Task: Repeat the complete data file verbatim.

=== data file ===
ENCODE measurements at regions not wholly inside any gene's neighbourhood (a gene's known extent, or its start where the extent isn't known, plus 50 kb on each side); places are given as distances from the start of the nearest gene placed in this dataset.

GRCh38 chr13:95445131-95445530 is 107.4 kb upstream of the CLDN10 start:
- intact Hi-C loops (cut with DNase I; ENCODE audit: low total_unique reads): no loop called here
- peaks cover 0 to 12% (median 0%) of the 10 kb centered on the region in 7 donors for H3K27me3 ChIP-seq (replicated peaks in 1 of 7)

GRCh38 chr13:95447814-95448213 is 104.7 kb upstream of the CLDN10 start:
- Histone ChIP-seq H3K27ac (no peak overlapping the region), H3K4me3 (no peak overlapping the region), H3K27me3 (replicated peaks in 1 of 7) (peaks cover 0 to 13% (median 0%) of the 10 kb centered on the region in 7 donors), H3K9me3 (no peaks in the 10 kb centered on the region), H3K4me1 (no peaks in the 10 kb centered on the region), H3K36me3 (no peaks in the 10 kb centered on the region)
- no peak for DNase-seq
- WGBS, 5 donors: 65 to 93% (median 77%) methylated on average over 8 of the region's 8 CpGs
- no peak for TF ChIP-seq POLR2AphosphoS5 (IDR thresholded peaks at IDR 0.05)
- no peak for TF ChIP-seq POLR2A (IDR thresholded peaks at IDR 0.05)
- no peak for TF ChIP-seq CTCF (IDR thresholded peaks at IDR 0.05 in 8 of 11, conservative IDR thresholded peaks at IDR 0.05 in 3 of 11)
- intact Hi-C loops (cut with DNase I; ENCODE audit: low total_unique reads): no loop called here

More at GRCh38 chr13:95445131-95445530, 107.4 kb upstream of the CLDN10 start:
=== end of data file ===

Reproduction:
ENCODE measurements at regions not wholly inside any gene's neighbourhood (a gene's known extent, or its start where the extent isn't known, plus 50 kb on each side); places are given as distances from the start of the nearest gene placed in this dataset.

GRCh38 chr13:95445131-95445530 is 107.4 kb upstream of the CLDN10 start:
- intact Hi-C loops (cut with DNase I; ENCODE audit: low total_unique reads): no loop called here
- peaks cover 0 to 12% (median 0%) of the 10 kb centered on the region in 7 donors for H3K27me3 ChIP-seq (replicated peaks in 1 of 7)

GRCh38 chr13:95447814-95448213 is 104.7 kb upstream of the CLDN10 start:
- Histone ChIP-seq H3K27ac (no peak overlapping the region), H3K4me3 (no peak overlapping the region), H3K27me3 (replicated peaks in 1 of 7) (peaks cover 0 to 13% (median 0%) of the 10 kb centered on the region in 7 donors), H3K9me3 (no peaks in the 10 kb centered on the region), H3K4me1 (no peaks in the 10 kb centered on the region), H3K36me3 (no peaks in the 10 kb centered on the region)
- no peak for DNase-seq
- WGBS, 5 donors: 65 to 93% (median 77%) methylated on average over 8 of the region's 8 CpGs
- no peak for TF ChIP-seq POLR2AphosphoS5 (IDR thresholded peaks at IDR 0.05)
- no peak for TF ChIP-seq POLR2A (IDR thresholded peaks at IDR 0.05)
- no peak for TF ChIP-seq CTCF (IDR thresholded peaks at IDR 0.05 in 8 of 11, conservative IDR thresholded peaks at IDR 0.05 in 3 of 11)
- intact Hi-C loops (cut with DNase I; ENCODE audit: low total_unique reads): no loop called here

More at GRCh38 chr13:95445131-95445530, 107.4 kb upstream of the CLDN10 start: